« Last Edit: March 21, 2006, 06:01:51 PM by Yiannis » Logged

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« Reply #64 on: March 21, 2006, 07:05:41 PM »

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Well, the moderator may move my post, I really don't care, I prefer speaking in public and not in private groups.

I’d prefer that the EO/OO discussion group were public also, but unfortuanately it isn’t, and I don’t want to push the moderator’s patience any longer, especially considering that I highly respect the moderator of this particular section (SS99). So I have posted my lengthy response to your latest posts here:

http://www.orthodoxchristianity.net/forum/index.php?topic=8523.msg112589#msg112589

For those who wish to follow up on the discussion, you simply have to register with the Robert to have access to it.
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« Reply #65 on: March 21, 2006, 10:33:58 PM »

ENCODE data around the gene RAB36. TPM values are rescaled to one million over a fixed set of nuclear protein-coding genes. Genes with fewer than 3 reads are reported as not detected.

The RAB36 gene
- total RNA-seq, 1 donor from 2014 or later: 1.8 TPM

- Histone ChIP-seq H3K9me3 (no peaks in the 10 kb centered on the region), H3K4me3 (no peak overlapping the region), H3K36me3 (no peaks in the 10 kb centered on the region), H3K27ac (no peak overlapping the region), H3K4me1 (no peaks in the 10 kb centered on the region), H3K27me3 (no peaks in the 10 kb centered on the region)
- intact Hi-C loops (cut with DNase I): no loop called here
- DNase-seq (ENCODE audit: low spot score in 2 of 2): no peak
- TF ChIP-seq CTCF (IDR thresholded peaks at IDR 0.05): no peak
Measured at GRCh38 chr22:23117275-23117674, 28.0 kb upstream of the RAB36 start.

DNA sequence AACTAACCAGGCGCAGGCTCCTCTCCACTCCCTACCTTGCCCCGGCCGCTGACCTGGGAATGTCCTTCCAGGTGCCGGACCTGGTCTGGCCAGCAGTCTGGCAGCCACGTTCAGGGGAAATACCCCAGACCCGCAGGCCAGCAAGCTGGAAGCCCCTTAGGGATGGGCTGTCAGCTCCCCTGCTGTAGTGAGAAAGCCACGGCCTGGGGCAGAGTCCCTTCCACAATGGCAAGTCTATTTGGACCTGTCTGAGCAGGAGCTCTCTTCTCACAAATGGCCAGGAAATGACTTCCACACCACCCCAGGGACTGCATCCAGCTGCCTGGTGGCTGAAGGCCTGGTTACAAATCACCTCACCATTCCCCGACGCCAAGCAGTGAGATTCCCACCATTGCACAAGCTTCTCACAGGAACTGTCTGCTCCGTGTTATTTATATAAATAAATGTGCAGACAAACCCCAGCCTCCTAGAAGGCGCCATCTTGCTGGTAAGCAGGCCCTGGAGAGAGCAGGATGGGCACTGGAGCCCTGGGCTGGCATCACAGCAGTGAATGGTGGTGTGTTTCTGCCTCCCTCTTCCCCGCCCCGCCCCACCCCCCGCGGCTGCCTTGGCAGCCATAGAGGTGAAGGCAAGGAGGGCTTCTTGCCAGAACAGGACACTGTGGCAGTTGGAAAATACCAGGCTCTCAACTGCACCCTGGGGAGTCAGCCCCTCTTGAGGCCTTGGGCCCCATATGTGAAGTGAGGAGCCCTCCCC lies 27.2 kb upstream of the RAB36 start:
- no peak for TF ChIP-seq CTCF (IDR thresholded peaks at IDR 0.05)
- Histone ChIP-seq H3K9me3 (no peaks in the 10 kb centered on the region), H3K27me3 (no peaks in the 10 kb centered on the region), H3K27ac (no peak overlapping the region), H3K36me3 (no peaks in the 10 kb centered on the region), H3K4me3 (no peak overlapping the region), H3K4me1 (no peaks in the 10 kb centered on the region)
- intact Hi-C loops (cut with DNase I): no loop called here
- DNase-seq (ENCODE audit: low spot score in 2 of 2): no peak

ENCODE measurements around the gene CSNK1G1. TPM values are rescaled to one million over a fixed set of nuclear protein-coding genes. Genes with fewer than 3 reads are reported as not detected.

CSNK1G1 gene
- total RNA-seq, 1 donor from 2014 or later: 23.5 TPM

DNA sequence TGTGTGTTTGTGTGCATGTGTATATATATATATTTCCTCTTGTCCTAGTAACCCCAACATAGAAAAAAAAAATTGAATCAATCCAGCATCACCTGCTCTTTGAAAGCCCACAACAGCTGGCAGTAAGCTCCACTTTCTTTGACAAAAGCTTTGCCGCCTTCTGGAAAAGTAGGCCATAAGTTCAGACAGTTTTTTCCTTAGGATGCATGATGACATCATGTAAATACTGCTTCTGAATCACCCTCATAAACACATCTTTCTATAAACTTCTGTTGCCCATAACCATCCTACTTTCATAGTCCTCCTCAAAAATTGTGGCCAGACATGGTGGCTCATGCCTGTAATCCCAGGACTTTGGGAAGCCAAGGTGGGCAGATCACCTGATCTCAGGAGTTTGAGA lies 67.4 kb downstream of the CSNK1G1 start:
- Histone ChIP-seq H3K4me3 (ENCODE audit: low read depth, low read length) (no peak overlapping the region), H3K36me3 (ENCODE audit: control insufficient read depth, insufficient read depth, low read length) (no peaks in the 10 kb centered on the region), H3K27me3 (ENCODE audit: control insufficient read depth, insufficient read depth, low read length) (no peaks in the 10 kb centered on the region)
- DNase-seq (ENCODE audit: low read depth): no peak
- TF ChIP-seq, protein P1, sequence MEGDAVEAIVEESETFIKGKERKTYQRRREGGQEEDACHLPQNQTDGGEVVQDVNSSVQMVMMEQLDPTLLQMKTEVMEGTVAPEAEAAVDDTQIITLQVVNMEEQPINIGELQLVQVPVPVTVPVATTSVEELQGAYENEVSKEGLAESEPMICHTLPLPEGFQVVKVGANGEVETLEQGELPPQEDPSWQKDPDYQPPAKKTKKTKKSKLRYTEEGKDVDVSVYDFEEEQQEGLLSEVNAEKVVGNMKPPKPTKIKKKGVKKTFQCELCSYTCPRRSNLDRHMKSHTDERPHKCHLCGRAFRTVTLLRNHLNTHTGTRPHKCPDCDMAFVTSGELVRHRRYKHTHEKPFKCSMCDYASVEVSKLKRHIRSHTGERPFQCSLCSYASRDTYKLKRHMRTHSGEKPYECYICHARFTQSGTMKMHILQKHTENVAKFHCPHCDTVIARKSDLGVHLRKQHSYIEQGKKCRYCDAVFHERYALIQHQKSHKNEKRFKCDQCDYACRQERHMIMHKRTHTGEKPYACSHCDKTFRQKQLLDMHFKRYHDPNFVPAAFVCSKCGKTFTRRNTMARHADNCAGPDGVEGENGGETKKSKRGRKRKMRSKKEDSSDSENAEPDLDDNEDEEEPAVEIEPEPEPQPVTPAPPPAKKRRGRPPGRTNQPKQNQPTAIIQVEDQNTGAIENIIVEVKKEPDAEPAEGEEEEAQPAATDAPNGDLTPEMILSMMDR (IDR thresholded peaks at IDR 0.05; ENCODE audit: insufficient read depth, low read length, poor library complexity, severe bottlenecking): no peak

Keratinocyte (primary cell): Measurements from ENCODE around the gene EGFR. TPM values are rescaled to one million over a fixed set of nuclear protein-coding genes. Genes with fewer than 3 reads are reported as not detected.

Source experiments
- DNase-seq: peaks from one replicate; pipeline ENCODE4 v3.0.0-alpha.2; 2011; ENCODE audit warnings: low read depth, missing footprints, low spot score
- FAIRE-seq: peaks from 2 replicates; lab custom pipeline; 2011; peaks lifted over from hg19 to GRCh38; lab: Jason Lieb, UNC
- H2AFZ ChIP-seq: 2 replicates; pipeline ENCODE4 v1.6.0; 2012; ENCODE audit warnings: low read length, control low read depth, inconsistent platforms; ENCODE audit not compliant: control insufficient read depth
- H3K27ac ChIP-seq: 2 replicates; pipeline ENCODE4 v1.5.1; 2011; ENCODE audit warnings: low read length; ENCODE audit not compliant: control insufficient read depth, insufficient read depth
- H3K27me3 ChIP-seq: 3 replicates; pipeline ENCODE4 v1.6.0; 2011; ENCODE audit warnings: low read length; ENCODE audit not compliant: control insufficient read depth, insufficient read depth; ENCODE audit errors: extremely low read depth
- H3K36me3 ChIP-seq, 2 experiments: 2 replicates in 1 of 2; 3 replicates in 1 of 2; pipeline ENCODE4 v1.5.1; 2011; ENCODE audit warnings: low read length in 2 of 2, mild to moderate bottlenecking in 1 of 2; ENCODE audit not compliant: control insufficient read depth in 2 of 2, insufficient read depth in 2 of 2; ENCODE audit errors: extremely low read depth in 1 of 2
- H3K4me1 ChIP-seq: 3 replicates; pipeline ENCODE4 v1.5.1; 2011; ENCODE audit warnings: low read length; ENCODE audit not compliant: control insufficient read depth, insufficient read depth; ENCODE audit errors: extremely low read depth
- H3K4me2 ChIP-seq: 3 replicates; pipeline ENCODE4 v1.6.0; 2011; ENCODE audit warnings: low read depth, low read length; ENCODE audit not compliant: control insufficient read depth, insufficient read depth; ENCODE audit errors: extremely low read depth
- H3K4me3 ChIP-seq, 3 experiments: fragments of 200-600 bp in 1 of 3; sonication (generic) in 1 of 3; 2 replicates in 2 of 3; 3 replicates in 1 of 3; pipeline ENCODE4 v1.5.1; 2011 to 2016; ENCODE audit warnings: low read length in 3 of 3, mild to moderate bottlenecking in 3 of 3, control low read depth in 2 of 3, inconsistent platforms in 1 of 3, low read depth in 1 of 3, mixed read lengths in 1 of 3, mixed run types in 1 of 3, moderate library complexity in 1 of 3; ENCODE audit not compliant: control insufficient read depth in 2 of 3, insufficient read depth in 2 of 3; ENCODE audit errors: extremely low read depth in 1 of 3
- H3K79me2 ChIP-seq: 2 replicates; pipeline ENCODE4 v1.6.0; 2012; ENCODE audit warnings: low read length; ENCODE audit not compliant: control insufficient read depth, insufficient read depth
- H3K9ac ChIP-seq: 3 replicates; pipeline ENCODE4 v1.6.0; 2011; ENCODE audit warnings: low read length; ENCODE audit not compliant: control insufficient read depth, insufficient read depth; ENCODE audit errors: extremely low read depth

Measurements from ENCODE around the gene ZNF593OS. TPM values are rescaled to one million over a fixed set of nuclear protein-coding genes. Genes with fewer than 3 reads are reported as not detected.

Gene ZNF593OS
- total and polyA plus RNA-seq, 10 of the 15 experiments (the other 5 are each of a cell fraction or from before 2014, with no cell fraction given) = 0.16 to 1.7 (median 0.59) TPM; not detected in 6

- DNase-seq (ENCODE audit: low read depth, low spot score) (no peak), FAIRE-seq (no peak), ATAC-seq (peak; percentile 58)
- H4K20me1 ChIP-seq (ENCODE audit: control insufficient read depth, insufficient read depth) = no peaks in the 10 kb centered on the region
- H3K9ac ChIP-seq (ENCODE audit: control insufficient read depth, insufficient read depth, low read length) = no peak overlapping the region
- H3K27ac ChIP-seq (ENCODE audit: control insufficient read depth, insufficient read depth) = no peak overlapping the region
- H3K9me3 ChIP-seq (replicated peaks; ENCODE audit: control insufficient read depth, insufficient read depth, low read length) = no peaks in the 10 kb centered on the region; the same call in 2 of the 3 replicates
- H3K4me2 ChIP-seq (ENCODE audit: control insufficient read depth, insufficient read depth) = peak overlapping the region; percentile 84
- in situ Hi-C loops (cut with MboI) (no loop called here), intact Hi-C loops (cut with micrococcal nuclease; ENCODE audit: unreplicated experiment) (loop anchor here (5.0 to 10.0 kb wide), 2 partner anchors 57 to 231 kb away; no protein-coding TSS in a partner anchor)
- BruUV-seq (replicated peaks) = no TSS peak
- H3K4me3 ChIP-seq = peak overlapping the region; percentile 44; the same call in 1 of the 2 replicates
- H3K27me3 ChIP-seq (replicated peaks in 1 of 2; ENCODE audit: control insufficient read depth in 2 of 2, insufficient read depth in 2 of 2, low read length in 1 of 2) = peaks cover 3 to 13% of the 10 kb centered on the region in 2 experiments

The major difference between Islam and Christianity today is that Islam does the same things done in Biblical times, while Christians have evolved (as a sub-culture) to a point where they cannot countenance such barbaric acts. If you read histories of sexuality, slavery, divorce, war, the believed psychological/spiritual mindset of heretics, and other subjects, it becomes quite clear that the difference between Christians now and a thousand or two years ago is so apparent that you couldn't possibly miss it unless you were purposely trying to. When once asked confrontationally about the poor treatment of Jews in Russia, Fr. Seraphim Rose replied "I don't have to defend something that is obviously not Christian."  I suppose it would be nice if every Christian adopted that attitude... but then that might interfere with some beliefs about the Scripture, Fathers, etc. Wink